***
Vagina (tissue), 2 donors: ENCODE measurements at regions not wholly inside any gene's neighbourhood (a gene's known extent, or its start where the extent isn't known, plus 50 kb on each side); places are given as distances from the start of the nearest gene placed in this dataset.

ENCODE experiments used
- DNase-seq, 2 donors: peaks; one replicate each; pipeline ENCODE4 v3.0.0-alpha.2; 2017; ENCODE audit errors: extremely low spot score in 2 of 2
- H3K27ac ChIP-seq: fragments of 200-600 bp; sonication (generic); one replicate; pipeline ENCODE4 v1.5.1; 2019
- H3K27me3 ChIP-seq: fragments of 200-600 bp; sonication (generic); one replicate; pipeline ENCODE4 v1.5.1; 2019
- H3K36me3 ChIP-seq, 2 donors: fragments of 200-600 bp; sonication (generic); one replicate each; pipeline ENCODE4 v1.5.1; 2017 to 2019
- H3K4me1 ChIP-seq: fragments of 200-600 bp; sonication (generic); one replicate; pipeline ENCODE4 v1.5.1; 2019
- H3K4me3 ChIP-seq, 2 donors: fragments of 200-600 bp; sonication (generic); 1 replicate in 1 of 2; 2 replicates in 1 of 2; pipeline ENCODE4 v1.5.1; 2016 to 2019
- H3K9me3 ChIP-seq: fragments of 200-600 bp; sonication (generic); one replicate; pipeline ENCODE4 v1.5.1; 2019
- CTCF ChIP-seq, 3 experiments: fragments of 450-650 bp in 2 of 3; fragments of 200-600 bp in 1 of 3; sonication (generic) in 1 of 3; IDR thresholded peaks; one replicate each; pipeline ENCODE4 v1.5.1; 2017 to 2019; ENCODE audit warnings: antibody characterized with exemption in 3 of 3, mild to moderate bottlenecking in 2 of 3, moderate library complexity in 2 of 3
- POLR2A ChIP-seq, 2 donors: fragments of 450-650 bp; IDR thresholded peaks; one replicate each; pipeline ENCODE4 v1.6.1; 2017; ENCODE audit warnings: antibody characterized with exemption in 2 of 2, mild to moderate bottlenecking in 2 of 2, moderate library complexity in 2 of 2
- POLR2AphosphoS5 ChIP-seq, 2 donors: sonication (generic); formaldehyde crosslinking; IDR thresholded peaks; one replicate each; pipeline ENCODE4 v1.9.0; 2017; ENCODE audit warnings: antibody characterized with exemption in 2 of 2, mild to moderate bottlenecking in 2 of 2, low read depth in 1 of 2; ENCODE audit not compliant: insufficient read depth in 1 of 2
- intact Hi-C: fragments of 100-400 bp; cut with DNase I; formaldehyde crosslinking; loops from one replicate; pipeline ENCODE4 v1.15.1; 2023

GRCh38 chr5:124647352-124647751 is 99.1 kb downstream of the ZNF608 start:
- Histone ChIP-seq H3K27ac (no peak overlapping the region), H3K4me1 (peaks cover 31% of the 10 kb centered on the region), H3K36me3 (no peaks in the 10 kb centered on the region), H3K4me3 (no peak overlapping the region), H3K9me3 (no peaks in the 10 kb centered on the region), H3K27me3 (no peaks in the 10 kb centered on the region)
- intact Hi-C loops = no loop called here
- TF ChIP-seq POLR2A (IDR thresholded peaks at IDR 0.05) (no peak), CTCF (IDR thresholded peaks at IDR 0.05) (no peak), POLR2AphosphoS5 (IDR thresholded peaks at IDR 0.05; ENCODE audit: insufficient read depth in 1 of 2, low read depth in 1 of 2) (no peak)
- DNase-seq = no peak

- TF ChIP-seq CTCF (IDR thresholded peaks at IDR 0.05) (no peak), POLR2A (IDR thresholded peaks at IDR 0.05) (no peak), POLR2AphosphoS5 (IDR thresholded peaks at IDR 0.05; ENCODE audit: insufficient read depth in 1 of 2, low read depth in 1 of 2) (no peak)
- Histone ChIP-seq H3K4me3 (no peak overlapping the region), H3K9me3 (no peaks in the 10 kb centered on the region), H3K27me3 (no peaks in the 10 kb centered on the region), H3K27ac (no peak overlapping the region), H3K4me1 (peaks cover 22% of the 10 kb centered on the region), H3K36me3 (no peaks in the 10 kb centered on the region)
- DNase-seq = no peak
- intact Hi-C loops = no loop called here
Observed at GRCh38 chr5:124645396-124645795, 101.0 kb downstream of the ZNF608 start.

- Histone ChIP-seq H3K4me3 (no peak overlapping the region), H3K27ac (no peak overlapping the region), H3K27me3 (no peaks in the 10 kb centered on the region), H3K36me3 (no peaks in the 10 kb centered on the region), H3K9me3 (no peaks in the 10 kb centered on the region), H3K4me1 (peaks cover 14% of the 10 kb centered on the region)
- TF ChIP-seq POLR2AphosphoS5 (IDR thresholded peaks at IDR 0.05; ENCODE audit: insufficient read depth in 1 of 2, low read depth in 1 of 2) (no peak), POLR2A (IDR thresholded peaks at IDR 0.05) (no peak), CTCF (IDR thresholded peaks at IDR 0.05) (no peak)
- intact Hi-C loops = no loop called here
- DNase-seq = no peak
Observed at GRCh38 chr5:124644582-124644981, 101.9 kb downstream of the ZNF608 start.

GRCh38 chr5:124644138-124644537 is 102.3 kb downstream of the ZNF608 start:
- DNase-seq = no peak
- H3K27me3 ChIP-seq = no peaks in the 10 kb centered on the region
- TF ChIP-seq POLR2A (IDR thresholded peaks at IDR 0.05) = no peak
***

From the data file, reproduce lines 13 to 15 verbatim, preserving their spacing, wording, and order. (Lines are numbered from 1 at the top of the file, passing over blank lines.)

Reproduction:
- intact Hi-C: fragments of 100-400 bp; cut with DNase I; formaldehyde crosslinking; loops from one replicate; pipeline ENCODE4 v1.15.1; 2023

GRCh38 chr5:124647352-124647751 is 99.1 kb downstream of the ZNF608 start:
- Histone ChIP-seq H3K27ac (no peak overlapping the region), H3K4me1 (peaks cover 31% of the 10 kb centered on the region), H3K36me3 (no peaks in the 10 kb centered on the region), H3K4me3 (no peak overlapping the region), H3K9me3 (no peaks in the 10 kb centered on the region), H3K27me3 (no peaks in the 10 kb centered on the region)